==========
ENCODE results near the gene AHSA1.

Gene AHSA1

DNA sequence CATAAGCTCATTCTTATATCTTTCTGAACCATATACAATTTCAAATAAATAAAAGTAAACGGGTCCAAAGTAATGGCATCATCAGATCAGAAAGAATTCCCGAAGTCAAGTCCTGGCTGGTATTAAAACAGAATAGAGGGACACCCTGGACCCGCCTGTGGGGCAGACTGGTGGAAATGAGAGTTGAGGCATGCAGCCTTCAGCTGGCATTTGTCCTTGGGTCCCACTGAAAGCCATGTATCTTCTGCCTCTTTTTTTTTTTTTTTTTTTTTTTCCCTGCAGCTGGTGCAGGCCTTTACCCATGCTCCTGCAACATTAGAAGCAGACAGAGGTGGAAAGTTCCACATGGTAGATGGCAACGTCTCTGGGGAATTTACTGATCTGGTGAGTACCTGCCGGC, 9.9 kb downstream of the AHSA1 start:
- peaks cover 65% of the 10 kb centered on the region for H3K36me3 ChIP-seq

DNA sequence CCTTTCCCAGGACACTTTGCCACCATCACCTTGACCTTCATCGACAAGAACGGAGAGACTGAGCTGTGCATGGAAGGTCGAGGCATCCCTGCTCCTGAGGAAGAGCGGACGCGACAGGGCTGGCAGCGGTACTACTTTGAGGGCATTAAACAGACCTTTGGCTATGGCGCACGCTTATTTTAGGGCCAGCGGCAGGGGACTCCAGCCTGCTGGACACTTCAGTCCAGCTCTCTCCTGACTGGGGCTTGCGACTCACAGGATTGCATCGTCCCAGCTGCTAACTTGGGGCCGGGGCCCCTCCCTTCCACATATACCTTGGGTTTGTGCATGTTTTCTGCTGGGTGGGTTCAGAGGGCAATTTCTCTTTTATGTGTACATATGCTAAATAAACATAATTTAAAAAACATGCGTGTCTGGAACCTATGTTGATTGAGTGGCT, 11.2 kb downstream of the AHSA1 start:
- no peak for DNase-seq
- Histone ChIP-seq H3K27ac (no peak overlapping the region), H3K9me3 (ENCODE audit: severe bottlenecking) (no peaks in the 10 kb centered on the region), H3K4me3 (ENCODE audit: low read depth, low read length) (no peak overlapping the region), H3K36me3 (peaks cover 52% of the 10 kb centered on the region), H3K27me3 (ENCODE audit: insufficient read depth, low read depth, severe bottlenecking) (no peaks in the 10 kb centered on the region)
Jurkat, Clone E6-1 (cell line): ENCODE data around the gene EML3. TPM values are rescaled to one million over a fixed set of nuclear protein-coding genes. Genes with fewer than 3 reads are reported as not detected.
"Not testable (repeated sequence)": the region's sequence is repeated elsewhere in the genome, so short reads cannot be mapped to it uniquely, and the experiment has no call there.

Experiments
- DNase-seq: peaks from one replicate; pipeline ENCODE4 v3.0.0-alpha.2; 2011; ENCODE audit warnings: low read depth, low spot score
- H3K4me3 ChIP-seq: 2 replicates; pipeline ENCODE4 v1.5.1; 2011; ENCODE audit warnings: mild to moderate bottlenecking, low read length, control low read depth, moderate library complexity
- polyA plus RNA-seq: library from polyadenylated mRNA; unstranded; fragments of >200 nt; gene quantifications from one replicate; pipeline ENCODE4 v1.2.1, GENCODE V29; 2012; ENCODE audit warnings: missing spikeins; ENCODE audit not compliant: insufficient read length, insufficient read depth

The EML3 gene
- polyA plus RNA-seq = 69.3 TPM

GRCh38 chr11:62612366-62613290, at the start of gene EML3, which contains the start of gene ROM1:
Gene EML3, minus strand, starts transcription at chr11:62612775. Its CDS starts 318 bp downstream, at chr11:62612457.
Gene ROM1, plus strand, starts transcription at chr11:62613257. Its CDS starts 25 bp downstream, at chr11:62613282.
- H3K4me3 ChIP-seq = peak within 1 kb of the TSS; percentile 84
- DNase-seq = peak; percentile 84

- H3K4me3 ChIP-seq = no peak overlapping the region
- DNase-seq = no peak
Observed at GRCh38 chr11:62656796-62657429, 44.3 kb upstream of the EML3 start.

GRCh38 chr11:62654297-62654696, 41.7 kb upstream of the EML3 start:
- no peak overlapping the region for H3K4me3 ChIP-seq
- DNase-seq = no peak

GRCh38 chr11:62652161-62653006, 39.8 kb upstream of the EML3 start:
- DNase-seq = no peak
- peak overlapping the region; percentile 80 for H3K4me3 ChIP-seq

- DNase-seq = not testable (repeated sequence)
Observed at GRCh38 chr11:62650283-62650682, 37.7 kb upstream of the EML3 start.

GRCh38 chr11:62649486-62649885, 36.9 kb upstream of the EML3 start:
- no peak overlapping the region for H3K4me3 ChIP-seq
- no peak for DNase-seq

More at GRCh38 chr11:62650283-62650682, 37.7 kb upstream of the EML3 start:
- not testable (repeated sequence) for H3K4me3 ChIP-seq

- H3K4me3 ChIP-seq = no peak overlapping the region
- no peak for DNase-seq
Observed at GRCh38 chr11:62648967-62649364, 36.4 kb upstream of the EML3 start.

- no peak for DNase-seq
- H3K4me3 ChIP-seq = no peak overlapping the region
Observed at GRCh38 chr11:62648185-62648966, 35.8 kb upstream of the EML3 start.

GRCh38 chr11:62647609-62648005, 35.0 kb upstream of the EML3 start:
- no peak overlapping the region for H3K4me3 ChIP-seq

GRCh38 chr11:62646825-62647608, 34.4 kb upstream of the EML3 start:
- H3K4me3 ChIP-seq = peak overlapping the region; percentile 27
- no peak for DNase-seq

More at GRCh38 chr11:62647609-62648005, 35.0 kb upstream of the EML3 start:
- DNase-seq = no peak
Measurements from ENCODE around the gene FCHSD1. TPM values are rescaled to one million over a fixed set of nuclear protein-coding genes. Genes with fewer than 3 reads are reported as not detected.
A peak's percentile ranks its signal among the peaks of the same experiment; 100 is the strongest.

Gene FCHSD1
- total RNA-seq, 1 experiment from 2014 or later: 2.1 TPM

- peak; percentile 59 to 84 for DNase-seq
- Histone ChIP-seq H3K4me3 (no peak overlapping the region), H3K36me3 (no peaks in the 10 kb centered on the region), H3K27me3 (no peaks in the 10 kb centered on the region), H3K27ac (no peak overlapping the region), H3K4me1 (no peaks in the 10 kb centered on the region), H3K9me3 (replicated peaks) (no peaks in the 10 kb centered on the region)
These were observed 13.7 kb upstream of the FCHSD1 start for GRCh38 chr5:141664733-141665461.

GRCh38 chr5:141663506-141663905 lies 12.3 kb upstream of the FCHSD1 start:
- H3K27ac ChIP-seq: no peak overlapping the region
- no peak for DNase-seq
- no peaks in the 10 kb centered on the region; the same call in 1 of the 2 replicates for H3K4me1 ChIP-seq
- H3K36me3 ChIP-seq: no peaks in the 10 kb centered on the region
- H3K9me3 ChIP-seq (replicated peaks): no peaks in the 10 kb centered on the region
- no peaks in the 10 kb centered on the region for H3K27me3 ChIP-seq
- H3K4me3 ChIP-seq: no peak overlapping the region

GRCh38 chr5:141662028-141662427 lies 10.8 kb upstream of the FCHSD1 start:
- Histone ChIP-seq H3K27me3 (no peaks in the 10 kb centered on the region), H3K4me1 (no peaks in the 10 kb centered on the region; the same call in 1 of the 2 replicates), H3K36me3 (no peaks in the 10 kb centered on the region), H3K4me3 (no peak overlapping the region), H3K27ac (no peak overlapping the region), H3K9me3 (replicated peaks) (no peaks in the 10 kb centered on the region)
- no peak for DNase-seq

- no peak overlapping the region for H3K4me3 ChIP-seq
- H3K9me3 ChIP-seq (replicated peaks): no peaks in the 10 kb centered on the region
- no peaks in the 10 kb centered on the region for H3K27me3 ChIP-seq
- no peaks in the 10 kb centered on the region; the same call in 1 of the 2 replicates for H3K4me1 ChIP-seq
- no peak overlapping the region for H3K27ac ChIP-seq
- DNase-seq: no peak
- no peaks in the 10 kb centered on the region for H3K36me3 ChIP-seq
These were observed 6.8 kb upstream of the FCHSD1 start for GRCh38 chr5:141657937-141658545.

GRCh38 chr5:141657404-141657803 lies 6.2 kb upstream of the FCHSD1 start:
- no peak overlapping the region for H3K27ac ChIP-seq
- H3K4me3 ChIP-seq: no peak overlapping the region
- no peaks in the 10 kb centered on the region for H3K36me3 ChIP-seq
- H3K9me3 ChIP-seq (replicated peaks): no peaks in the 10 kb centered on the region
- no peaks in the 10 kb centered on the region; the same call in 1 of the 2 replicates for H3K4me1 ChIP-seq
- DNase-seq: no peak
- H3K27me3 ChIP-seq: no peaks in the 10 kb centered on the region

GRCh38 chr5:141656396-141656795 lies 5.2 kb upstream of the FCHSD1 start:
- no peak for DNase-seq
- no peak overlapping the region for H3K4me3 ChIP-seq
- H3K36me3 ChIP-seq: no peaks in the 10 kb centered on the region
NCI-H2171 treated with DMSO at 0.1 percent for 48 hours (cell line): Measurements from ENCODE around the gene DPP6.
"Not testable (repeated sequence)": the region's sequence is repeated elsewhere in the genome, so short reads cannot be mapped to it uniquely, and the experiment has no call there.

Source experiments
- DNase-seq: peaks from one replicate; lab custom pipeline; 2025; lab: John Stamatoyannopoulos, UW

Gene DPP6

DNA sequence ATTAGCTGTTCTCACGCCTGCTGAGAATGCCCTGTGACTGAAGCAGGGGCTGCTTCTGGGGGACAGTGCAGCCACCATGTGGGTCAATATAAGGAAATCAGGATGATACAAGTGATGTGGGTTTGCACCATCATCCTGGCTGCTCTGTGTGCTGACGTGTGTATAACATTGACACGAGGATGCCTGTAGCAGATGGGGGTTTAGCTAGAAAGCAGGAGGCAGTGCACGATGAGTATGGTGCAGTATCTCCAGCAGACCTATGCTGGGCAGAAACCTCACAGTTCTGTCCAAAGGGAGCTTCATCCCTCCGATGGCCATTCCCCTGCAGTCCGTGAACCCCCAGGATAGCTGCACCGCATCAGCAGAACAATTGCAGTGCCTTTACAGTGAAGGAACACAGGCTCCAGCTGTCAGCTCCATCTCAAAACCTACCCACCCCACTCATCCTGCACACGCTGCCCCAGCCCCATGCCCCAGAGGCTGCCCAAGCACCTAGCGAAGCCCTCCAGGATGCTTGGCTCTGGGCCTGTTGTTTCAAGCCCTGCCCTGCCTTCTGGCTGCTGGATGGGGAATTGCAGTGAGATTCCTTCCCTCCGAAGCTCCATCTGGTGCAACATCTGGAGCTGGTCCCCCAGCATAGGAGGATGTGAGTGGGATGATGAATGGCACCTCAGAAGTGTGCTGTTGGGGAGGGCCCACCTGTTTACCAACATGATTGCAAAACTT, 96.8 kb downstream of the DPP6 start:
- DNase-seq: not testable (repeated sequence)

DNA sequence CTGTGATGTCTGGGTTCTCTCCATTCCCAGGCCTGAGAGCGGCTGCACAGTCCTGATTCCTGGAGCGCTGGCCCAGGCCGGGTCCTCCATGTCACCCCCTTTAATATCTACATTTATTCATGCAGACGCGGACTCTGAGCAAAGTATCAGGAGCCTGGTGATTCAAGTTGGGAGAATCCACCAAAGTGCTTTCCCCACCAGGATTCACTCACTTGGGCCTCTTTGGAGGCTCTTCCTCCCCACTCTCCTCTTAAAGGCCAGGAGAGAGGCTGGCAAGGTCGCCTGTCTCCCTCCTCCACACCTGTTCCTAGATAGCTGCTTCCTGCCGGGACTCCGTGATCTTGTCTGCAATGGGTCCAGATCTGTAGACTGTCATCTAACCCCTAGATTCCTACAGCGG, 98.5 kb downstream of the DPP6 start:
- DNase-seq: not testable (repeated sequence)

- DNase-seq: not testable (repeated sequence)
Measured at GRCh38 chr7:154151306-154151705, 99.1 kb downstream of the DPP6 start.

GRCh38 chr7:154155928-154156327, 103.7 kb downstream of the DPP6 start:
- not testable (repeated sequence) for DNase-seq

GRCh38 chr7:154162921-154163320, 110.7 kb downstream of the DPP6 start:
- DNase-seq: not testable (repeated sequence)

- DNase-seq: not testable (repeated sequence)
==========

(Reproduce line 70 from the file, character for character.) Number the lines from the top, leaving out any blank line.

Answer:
- no peaks in the 10 kb centered on the region for H3K27me3 ChIP-seq